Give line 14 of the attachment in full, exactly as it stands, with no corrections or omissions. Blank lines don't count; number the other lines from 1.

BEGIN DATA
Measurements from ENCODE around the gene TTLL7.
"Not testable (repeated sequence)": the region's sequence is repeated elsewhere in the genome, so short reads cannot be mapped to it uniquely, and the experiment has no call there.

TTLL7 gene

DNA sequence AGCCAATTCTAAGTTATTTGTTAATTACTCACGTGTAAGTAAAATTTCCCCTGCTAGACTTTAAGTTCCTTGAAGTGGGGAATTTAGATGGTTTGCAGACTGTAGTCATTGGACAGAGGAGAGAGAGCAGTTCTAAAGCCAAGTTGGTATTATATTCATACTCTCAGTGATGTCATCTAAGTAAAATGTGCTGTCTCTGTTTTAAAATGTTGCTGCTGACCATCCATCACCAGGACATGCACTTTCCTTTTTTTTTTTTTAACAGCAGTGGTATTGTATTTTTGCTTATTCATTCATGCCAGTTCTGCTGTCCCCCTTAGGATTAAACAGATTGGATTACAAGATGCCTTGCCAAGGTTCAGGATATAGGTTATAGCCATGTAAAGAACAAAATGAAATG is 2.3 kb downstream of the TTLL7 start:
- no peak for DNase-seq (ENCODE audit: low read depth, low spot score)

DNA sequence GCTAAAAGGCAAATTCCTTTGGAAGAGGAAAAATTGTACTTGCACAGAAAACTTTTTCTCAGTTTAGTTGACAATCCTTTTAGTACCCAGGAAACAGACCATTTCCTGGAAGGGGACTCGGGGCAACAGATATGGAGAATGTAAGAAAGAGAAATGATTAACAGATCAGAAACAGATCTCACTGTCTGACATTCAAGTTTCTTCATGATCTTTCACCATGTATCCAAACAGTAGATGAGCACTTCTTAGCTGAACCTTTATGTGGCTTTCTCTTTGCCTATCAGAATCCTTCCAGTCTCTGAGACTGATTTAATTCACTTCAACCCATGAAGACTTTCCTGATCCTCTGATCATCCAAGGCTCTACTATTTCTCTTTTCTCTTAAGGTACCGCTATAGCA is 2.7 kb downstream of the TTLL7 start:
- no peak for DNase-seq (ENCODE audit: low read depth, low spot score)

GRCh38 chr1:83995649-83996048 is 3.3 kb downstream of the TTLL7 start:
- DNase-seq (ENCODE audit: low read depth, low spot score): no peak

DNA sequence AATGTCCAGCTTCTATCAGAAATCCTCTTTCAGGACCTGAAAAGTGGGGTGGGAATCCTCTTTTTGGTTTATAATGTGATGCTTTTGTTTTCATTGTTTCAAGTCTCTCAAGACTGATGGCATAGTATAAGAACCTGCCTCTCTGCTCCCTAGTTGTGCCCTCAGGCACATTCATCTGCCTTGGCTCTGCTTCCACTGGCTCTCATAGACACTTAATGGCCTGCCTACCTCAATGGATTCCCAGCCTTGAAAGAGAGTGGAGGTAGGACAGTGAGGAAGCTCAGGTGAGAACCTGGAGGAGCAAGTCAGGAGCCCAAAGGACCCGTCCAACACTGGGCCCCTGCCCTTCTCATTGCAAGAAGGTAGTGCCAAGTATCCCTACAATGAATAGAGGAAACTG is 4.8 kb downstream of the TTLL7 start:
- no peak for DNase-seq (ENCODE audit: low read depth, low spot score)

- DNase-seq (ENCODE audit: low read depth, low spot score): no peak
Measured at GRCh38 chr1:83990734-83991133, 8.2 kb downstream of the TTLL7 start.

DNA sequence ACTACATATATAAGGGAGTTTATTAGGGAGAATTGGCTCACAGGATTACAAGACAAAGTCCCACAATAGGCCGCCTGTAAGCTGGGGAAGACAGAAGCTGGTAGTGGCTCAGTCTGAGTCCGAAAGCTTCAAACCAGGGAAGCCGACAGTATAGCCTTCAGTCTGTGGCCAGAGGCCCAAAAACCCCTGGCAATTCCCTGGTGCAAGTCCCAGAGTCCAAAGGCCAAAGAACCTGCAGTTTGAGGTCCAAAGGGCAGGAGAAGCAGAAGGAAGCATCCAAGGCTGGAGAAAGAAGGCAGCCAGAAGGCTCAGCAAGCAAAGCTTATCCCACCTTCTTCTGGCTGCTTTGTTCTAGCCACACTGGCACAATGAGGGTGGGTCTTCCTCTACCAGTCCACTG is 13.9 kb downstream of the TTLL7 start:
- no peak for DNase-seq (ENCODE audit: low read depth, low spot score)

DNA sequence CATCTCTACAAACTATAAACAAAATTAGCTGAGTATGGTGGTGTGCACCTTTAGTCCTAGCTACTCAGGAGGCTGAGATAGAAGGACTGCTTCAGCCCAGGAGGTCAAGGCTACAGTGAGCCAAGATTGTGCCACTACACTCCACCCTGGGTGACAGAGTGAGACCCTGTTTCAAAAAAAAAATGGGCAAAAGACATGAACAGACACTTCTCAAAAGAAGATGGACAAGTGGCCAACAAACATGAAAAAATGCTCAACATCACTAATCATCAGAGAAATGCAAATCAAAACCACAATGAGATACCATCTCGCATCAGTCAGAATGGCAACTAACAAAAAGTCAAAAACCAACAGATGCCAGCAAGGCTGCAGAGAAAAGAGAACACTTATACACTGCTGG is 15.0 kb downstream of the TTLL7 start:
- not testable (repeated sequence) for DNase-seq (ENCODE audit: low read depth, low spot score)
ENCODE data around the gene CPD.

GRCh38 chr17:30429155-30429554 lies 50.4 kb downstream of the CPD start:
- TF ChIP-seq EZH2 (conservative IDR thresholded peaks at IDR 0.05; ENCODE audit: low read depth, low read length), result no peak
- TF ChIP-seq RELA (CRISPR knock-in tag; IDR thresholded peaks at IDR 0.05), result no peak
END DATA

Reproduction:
DNA sequence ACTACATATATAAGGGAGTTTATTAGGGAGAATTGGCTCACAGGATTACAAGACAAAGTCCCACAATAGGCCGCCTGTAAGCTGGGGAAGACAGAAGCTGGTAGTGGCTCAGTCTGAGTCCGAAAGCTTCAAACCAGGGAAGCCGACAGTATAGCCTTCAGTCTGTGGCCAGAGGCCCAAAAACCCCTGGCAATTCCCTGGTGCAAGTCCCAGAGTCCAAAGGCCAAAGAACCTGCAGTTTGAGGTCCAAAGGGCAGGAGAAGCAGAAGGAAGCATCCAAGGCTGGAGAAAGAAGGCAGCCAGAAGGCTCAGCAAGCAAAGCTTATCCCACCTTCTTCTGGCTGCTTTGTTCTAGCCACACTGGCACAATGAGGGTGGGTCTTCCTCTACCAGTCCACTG is 13.9 kb downstream of the TTLL7 start: